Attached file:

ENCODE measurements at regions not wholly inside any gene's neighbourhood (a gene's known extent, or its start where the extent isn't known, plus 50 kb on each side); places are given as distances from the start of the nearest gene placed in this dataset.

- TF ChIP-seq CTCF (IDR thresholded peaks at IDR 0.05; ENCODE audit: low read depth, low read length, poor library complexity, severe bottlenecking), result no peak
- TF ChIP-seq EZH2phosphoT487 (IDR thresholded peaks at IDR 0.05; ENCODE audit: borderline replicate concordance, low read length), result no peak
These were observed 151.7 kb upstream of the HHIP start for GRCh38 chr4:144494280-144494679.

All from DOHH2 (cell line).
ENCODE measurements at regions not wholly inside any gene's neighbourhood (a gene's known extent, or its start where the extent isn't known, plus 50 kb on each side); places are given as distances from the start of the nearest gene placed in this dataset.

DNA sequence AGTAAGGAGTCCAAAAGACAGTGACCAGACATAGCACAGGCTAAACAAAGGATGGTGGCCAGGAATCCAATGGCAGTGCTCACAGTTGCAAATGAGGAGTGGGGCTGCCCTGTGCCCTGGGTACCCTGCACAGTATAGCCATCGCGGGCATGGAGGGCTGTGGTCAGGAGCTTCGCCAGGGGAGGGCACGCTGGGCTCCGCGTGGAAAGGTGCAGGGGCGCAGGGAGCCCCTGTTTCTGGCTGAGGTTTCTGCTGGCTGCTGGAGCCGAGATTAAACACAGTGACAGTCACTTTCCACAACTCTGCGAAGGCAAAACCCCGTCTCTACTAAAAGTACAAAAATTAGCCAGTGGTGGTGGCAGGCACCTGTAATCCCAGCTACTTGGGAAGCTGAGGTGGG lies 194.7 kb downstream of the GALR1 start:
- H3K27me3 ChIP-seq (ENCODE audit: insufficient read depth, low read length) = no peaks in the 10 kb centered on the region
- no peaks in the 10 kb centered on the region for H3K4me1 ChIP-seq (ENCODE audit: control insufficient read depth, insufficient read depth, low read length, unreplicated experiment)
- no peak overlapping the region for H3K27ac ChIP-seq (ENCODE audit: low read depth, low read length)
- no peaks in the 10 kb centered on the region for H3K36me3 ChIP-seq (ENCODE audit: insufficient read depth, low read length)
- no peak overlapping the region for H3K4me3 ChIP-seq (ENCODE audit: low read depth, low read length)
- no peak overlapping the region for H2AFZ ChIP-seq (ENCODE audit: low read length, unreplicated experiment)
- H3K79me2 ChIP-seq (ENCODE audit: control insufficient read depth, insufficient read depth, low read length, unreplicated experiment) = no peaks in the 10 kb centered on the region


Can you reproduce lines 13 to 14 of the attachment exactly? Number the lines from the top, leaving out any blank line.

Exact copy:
- no peak overlapping the region for H2AFZ ChIP-seq (ENCODE audit: low read length, unreplicated experiment)
- H3K79me2 ChIP-seq (ENCODE audit: control insufficient read depth, insufficient read depth, low read length, unreplicated experiment) = no peaks in the 10 kb centered on the region